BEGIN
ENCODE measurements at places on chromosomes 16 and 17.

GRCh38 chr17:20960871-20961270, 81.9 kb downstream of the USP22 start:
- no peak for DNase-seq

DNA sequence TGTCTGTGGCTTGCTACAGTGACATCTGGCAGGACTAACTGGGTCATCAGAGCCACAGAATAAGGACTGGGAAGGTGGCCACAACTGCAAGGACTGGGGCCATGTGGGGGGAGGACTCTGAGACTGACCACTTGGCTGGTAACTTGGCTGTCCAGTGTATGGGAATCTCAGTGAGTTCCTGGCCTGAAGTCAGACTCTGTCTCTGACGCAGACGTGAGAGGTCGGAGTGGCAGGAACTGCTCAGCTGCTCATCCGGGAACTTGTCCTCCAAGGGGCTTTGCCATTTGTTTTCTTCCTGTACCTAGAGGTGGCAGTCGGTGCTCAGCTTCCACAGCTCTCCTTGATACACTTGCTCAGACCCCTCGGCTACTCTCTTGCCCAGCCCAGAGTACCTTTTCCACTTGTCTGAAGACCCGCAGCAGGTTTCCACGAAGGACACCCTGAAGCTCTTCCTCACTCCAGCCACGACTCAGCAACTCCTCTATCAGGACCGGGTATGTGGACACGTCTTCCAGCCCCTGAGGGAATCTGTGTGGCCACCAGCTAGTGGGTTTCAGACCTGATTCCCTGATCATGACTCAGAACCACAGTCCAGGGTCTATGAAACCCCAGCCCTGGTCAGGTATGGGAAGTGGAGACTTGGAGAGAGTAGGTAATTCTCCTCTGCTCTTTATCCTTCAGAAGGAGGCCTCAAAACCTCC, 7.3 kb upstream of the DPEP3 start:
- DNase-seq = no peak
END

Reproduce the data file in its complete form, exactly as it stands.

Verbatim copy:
ENCODE measurements at places on chromosomes 16 and 17.

GRCh38 chr17:20960871-20961270, 81.9 kb downstream of the USP22 start:
- no peak for DNase-seq

DNA sequence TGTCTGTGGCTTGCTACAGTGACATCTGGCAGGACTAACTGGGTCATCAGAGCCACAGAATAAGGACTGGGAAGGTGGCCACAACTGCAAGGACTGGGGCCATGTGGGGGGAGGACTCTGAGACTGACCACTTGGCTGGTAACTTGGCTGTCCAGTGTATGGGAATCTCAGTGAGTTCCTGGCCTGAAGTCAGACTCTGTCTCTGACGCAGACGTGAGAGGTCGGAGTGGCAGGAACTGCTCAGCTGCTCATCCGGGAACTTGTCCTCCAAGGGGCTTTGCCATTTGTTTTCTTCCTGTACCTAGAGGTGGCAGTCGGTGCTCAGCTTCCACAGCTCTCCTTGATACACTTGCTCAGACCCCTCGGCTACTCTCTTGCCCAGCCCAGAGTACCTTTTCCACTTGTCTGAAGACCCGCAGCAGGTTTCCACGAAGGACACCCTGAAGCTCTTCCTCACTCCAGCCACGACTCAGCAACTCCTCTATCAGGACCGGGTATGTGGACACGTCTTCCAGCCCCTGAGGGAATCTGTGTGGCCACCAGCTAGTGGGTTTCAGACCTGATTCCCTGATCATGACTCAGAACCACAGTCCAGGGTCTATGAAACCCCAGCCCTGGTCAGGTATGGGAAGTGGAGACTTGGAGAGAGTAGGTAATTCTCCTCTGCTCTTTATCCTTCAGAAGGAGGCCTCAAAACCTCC, 7.3 kb upstream of the DPEP3 start:
- DNase-seq = no peak